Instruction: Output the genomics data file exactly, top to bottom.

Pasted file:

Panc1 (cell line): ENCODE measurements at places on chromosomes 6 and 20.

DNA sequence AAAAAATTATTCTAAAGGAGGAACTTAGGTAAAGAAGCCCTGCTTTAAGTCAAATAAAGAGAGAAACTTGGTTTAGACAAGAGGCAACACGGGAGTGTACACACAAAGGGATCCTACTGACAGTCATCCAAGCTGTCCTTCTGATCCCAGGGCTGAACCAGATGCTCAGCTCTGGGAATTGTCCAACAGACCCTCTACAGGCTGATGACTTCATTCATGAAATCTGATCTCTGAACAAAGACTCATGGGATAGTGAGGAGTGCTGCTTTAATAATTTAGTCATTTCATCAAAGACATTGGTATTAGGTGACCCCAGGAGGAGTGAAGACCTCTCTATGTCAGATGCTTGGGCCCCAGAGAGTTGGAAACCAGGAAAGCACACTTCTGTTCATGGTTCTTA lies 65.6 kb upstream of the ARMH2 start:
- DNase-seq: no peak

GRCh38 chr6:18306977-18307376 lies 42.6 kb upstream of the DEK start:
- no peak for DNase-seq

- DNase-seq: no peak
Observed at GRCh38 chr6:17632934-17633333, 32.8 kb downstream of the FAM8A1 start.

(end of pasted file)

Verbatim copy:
Panc1 (cell line): ENCODE measurements at places on chromosomes 6 and 20.

DNA sequence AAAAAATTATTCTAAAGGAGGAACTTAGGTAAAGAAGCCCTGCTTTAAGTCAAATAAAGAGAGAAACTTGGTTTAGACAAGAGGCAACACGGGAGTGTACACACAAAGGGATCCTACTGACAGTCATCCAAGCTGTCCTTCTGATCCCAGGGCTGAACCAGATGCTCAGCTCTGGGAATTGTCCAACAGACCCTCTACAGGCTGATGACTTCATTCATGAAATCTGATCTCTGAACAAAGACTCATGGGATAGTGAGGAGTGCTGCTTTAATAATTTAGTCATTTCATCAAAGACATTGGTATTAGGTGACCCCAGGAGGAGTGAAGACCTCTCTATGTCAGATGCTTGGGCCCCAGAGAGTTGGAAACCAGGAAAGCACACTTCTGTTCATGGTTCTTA lies 65.6 kb upstream of the ARMH2 start:
- DNase-seq: no peak

GRCh38 chr6:18306977-18307376 lies 42.6 kb upstream of the DEK start:
- no peak for DNase-seq

- DNase-seq: no peak
Observed at GRCh38 chr6:17632934-17633333, 32.8 kb downstream of the FAM8A1 start.